Negotiating Shareholder Agreements: What You Need to Know

By: Henry Hutcheson

From: IGC Retailer, March/April, 2013

Negotiating Shareholder Agreements: What You Need to Know
When it comes to making decisions for your garden center, the overriding issue is who gets the most say in answering questions that arise. We all think the person with the most ownership should, since the majority owner has greater control and more say than the minority shareholders. However, in the case of multiple shareholders with equal share portions, the group needs to come together as a majority to determine control of the garden center.

Consider putting into place a shareholder agreement - “an arrangement among a company’s shareholders describing how the company should be operated and the shareholders’ rights and obligations,” as described by Investopedia. It not only outlines the parameters of operations and the rights of shareholders, it also includes information on the regulation of the shareholders’ relationship, the management of the company, ownership of shares and the privileges and protection of shareholders. It helps ensure shareholders are treated fairly and their rights are protected. The agreement outlines the fair and legitimate pricing of shares, particularly when sold. It also allows shareholders to decide what outside parties may become future shareholders, and provides safeguards for minority positions.

Buy-Sell Agreements
One of the main components to any shareholder agreement is the buy-sell agreement. A buy-sell agreement is a contract between the co-owners of the garden center to buy or sell their respective interests in the business under certain situations, such as the death or retirement of an owner or simply the desire to cash out. The pricing and payment methodology is also usually spelled out.

While this may seem straightforward, that’s not always the case. And it can get even messier in a family business. With a family business that has been passed down through multiple generations, there can be radically differing interests and backgrounds.

I had a second-generation family business client where there were three brothers running the business. There was a significant difference of opinion among the oldest brother and the middle brother on the definition of work - the oldest had a more puritan work ethic, while the middle one’s view was “bohemian.” Needless to say, the middle brother was pushed out. While they’re brothers and do love each other, working through the details of what constituted “fair” in terms of a buy-out was awkward and uncomfortable.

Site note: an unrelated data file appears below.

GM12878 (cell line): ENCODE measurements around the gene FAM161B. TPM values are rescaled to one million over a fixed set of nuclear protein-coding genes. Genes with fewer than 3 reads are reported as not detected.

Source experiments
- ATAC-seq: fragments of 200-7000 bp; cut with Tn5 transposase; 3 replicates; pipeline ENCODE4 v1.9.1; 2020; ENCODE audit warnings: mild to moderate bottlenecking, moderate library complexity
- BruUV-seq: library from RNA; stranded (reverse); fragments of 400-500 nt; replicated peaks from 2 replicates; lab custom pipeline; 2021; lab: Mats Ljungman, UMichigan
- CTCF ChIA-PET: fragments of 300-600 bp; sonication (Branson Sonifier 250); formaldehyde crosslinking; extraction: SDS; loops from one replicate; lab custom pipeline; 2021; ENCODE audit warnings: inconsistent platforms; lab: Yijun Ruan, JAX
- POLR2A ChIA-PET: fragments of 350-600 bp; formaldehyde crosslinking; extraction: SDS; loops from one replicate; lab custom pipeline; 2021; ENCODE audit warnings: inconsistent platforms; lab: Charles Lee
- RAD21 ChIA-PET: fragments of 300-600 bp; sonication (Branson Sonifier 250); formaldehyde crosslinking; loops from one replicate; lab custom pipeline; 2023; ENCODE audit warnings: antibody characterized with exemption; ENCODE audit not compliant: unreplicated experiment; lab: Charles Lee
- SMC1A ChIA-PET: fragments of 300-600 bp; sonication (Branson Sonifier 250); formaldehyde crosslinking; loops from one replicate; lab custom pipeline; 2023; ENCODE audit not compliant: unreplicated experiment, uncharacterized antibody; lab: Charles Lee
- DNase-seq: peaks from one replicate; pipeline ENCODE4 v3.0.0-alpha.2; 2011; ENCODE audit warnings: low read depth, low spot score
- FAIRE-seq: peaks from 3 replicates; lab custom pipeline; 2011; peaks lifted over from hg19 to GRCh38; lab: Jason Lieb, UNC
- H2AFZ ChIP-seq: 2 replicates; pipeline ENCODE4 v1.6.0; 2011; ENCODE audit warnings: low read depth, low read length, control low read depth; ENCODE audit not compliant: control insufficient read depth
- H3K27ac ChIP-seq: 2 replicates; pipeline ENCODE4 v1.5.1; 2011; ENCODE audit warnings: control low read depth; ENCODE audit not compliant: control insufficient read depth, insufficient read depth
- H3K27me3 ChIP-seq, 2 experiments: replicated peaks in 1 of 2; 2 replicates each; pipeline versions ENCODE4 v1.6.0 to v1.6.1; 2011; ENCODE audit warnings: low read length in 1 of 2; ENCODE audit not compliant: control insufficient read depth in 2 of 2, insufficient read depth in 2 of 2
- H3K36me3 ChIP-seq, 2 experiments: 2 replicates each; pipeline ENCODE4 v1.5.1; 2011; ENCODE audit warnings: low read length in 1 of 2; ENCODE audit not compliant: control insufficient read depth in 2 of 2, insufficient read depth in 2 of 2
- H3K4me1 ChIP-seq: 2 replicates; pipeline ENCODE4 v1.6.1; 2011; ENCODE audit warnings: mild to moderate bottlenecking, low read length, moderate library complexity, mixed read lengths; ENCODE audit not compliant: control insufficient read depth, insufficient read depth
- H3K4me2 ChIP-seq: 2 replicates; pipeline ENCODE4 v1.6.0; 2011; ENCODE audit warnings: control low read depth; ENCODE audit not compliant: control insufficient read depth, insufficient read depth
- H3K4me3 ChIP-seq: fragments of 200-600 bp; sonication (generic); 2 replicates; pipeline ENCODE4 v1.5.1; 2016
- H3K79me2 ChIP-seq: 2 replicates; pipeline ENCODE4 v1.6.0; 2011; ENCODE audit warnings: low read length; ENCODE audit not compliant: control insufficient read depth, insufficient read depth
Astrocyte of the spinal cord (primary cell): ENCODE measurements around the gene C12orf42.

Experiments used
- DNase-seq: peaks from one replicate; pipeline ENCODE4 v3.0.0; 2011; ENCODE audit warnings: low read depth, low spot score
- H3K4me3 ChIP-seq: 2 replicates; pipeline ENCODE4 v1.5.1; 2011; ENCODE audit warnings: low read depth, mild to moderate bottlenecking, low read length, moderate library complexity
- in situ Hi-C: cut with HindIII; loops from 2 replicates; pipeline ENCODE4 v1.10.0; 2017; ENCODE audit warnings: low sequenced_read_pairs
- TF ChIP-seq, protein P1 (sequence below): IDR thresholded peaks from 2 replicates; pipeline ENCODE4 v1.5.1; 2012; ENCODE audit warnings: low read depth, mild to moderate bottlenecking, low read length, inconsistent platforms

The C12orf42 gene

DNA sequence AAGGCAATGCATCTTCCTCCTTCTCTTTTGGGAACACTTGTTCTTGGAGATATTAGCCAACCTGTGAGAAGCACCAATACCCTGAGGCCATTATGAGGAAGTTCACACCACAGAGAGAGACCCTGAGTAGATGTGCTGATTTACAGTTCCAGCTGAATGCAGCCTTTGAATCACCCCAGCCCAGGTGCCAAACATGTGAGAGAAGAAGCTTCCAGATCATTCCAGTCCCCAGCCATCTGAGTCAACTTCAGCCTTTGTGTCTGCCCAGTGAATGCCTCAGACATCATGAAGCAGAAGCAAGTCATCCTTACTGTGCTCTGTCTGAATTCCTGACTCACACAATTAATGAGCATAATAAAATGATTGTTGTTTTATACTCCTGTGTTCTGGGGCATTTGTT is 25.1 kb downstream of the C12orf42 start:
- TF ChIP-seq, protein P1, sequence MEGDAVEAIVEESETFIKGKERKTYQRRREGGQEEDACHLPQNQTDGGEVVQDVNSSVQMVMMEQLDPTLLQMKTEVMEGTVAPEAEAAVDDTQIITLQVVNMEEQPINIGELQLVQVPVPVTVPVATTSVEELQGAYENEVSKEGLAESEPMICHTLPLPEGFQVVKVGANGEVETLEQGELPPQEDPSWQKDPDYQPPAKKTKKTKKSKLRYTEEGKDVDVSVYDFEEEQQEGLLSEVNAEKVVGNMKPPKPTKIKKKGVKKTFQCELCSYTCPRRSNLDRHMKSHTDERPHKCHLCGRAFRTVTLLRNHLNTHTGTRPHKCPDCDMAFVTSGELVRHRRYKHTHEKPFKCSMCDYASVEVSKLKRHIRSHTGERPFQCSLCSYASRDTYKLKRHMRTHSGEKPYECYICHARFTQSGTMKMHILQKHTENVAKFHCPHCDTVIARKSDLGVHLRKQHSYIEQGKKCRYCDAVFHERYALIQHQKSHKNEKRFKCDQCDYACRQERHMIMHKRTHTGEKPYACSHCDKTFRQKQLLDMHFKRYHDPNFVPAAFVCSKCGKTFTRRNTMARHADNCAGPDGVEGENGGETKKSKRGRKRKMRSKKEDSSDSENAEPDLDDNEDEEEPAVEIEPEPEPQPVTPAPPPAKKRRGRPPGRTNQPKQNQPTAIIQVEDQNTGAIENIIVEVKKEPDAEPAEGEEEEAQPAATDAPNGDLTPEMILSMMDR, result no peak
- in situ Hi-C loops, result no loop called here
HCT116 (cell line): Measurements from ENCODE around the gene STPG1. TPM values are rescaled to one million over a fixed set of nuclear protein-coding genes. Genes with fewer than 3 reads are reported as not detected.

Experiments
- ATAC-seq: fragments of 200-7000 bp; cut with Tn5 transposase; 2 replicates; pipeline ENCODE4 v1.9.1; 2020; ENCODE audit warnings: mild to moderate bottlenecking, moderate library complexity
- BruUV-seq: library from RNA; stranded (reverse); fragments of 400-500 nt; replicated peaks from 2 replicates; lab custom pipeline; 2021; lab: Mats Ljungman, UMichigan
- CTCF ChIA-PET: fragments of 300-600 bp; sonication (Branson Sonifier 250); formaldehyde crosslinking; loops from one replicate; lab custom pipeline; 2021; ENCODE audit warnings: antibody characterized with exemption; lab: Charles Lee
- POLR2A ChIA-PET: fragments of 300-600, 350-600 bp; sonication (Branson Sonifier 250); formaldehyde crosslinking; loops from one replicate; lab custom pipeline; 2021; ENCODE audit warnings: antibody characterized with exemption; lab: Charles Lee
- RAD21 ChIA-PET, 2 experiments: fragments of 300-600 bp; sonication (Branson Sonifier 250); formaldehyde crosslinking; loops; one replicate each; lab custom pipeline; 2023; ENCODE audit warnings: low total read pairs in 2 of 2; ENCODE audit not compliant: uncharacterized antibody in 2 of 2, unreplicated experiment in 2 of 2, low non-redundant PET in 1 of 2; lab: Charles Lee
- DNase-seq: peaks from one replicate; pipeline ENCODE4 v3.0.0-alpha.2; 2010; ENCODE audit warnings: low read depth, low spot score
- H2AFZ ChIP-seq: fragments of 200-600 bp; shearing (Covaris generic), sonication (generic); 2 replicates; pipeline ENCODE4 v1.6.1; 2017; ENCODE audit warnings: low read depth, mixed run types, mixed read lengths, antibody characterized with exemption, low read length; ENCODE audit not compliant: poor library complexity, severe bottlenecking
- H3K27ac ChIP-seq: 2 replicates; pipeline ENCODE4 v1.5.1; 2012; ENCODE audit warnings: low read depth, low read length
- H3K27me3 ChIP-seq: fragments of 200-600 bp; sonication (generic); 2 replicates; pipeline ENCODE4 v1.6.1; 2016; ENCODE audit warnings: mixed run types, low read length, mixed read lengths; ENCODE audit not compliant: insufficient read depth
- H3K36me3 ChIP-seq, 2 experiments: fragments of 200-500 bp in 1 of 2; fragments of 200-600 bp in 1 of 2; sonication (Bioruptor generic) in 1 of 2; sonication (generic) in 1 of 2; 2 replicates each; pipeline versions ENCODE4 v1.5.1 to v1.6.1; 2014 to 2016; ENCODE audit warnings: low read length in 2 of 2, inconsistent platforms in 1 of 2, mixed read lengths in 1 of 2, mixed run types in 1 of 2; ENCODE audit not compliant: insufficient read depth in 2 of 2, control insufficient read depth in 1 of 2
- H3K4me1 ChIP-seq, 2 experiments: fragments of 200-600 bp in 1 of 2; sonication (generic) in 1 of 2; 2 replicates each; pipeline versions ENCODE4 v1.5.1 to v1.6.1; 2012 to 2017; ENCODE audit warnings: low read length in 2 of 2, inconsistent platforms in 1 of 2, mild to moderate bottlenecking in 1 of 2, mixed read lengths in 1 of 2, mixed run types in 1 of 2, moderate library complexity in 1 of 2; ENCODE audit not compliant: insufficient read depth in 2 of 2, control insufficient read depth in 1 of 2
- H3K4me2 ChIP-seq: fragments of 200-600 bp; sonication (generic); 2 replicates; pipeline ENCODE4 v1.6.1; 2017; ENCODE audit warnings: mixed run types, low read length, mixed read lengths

The older one, who was the president and was tiring, had fewer financial obligations. The youngest one was eight years his junior, not the president but a diligent worker and married.
Once the middle brother departed, the two remaining brothers decided to put an agreement in place to guard against any unforeseen eventualities. And so the shareholder agreement and buy-sell agreement came into play.

Key Questions to Ask
The first reaction in considering a shareholder agreement is to engage with an attorney, but the true first step is to engage in multiple discussions, over time, about what can be referred to as the “touchy-feely” issues. The parties in the agreement need to understand the personal and professional goals of each of the family members.

The ultimate goal is that - with a truly comprehensive understanding of each other’s situation, whether you agree with it or not - everyone can move forward together. There also needs to be a good comprehension of the intrinsic financial life of the garden center as it passes from one generation to the next.

Some key considerations that always need to be negotiated when it comes to a shareholder agreement or buy-sell in a family business:

1) Do you need to work at the garden center to own shares of the company? While this keeps control in the hands of those who know the company best, there may be insufficient liquidity to buy out those who leave.

2) Do you want to be in business with your in-laws? What if they know nothing about the business?

3) How do you value the company? It can be valued by a certified valuation professional at the time of an event, or you can agree on book value for the sake of the business.

4) Where will the money come from for a buy-out? In the case of a death, life insurance. Predetermine a plan that will not materially damage the company if someone decides they want to leave and needs the money, which is usually a payout over multiple years.

Remember, the important thing in figuring out how to negotiate a shareholder agreement or a buy-sell is establishing them before you ever need them.

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